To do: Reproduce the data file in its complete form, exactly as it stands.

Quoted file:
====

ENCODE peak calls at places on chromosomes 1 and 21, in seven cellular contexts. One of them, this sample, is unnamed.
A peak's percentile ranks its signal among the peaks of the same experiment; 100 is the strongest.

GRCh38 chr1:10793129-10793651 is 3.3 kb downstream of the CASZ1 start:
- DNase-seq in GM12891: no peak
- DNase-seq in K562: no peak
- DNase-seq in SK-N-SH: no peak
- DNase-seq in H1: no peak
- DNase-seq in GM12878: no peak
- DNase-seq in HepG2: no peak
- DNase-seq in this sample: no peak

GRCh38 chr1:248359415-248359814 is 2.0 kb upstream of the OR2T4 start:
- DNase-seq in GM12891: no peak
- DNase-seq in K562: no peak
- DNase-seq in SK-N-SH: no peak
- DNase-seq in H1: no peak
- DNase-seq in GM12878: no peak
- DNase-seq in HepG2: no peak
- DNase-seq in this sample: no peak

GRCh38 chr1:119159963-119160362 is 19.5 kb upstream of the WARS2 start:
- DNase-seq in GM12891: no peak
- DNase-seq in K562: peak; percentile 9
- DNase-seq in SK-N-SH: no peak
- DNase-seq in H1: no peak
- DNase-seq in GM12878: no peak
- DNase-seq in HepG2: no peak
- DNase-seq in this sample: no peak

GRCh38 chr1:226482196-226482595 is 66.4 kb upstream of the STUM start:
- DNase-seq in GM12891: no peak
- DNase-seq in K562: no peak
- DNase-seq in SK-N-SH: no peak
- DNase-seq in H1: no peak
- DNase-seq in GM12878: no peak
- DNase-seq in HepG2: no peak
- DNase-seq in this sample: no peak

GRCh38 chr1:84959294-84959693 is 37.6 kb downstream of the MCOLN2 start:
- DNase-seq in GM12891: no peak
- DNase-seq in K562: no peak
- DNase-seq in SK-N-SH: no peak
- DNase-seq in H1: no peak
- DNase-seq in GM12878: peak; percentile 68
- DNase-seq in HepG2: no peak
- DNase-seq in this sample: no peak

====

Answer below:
ENCODE peak calls at places on chromosomes 1 and 21, in seven cellular contexts. One of them, this sample, is unnamed.
A peak's percentile ranks its signal among the peaks of the same experiment; 100 is the strongest.

GRCh38 chr1:10793129-10793651 is 3.3 kb downstream of the CASZ1 start:
- DNase-seq in GM12891: no peak
- DNase-seq in K562: no peak
- DNase-seq in SK-N-SH: no peak
- DNase-seq in H1: no peak
- DNase-seq in GM12878: no peak
- DNase-seq in HepG2: no peak
- DNase-seq in this sample: no peak

GRCh38 chr1:248359415-248359814 is 2.0 kb upstream of the OR2T4 start:
- DNase-seq in GM12891: no peak
- DNase-seq in K562: no peak
- DNase-seq in SK-N-SH: no peak
- DNase-seq in H1: no peak
- DNase-seq in GM12878: no peak
- DNase-seq in HepG2: no peak
- DNase-seq in this sample: no peak

GRCh38 chr1:119159963-119160362 is 19.5 kb upstream of the WARS2 start:
- DNase-seq in GM12891: no peak
- DNase-seq in K562: peak; percentile 9
- DNase-seq in SK-N-SH: no peak
- DNase-seq in H1: no peak
- DNase-seq in GM12878: no peak
- DNase-seq in HepG2: no peak
- DNase-seq in this sample: no peak

GRCh38 chr1:226482196-226482595 is 66.4 kb upstream of the STUM start:
- DNase-seq in GM12891: no peak
- DNase-seq in K562: no peak
- DNase-seq in SK-N-SH: no peak
- DNase-seq in H1: no peak
- DNase-seq in GM12878: no peak
- DNase-seq in HepG2: no peak
- DNase-seq in this sample: no peak

GRCh38 chr1:84959294-84959693 is 37.6 kb downstream of the MCOLN2 start:
- DNase-seq in GM12891: no peak
- DNase-seq in K562: no peak
- DNase-seq in SK-N-SH: no peak
- DNase-seq in H1: no peak
- DNase-seq in GM12878: peak; percentile 68
- DNase-seq in HepG2: no peak
- DNase-seq in this sample: no peak